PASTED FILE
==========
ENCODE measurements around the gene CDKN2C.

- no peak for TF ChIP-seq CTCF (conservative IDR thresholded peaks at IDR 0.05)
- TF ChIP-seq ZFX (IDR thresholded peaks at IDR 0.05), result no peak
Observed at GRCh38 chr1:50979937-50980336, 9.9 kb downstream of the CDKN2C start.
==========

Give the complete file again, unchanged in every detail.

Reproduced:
ENCODE measurements around the gene CDKN2C.

- no peak for TF ChIP-seq CTCF (conservative IDR thresholded peaks at IDR 0.05)
- TF ChIP-seq ZFX (IDR thresholded peaks at IDR 0.05), result no peak
Observed at GRCh38 chr1:50979937-50980336, 9.9 kb downstream of the CDKN2C start.